News Story of the Day
BY JUDY L. THOMAS, firstname.lastname@example.org, November 9, 2016, Kansas City Star
A Kenyan priest on assignment in the Archdiocese of Kansas City in Kansas has engaged in unprofessional conduct with an adult, the archdiocese has revealed.
In a statement issued in the Nov. 4 edition of The Leaven, its official newspaper, the archdiocese said it made the finding after completing an internal investigation of the Rev. Anthony Kiplagat, who left the country earlier this year.
By Felicity-Caldwell, Brisbane Times, November 8, 2016
Victims of child sexual abuse will be able to pursue civil legal action in Queensland, regardless of when or where it happened, after new laws passed in parliament.
Previously, survivors could only pursue civil action within three years of their 18th birthday.
BYMICHAEL O’KEEFFE, NEW YORK DAILY NEWS, November 7, 2016
The beating took place 70 years ago, but the pain is still fresh.
When “Don” told the priest who ran St. Michael’s Home for Children on Staten Island that one of his employees had molested him repeatedly over the previous two years, the clergyman gave the boy a lecture about damaging another man’s reputation.
Harriet Sherwood, Religion correspondent, The Guardian, November 2, 2016
The head of the Catholic church in England and Wales has apologised for its part in the” hurt” caused to young unmarried women who say they were felt pressured into handing over their babies for adoption in the 1950s, 60s and 70s.
Cardinal Vincent Nichols acknowledged the “the grief and pain caused by the giving up of a child through adoption”, adding: “Sadly for unmarried mothers, adoption was considered to be in the best interests of the mother and child because of the associated stigma and the lack of support for lone parents.”
By Ken Tingley, November 2, 2016, The Post Star
The handwritten letter was the kind of note you don’t see much anymore.
It was in a nice flowing script and easily readable and had the formality of another era with an introductory “Dear Mr. Tingley.”
It was old school.
So was the content.
The writer told me my column about the Catholic Church’s latest way of dealing with pedophile priests was “old news.”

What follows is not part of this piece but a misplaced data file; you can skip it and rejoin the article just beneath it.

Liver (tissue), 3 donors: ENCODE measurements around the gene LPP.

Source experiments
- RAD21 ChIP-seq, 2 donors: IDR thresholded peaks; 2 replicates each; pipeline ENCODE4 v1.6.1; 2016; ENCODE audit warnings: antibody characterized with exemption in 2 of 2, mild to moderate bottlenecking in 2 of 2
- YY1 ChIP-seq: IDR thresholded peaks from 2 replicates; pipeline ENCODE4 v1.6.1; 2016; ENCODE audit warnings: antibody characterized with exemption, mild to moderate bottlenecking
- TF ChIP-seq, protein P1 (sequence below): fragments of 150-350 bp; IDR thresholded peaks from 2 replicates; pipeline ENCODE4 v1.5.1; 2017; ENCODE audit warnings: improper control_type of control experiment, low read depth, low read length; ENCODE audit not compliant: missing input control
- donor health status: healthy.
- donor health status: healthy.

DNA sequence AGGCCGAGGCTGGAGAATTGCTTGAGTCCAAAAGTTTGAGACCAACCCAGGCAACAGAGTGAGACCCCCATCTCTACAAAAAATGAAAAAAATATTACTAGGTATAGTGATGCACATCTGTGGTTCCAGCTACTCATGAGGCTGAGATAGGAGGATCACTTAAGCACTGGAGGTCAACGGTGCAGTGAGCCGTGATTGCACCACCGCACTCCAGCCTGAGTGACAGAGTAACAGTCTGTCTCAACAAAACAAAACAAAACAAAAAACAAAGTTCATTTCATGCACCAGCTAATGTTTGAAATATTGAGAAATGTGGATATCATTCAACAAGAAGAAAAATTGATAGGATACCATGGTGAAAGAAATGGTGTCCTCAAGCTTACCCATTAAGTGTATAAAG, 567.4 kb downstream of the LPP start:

By NCR Editorial Staff, Oct. 28, 2016, National Catholic Reporter
New York Cardinal Timothy Dolan may have the purest of motives in designing the new compensation program for victims of clergy sex abuse. He must realize, however, that he is working against a history of activity, including his own, of members of the U.S. hierarchy that hardly inspires trust.
Dolan's effort, understandably applauded in some quarters as an act inspired by Pope Francis' Year of Mercy, sets a legal framework for compensating victims outside of court procedures. The process will be administered by respected professionals, by most measures impeccably independent, and the compensation offered will be delivered quickly.
Source: AAP, 31 OCT 2016, SBS.com
The child sex abuse royal commission is being urged to reject evidence from Cardinal George Pell, who has been accused of failing to stop a Melbourne pedophile priest.
Lawyers for the commission argue there are no grounds to accept Cardinal Pell's evidence that he was intentionally deceived by Catholic Education Office about abuse carried out by Doveton parish priest Peter Searson in the 1980s.
In their submission to the commission the lawyers say Cardinal Pell knew enough about child abuse claims linked to Searson to consider sacking him or, at the very least, launch an investigation.
BY MICHAEL O'KEEFFE, NEW YORK DAILY NEWS, October 27, 2016
A Brooklyn yeshiva quietly became the first Orthodox Jewish school to compensate students who claim they were molested by a teacher when it agreed to pay more than $2 million to two boys and their families in 2014 — and now it may be the first Orthodox school to default on a settlement with sex abuse victims.
BY DAVID SINGLETON / PUBLISHED: OCTOBER 27, 2016
A Roman Catholic priest from Mahwah, New Jersey, faces 40 felony counts of possessing and disseminating child pornography after investigators say he uploaded illicit files to the internet from a Wayne County apartment he referred to as his “day off place.”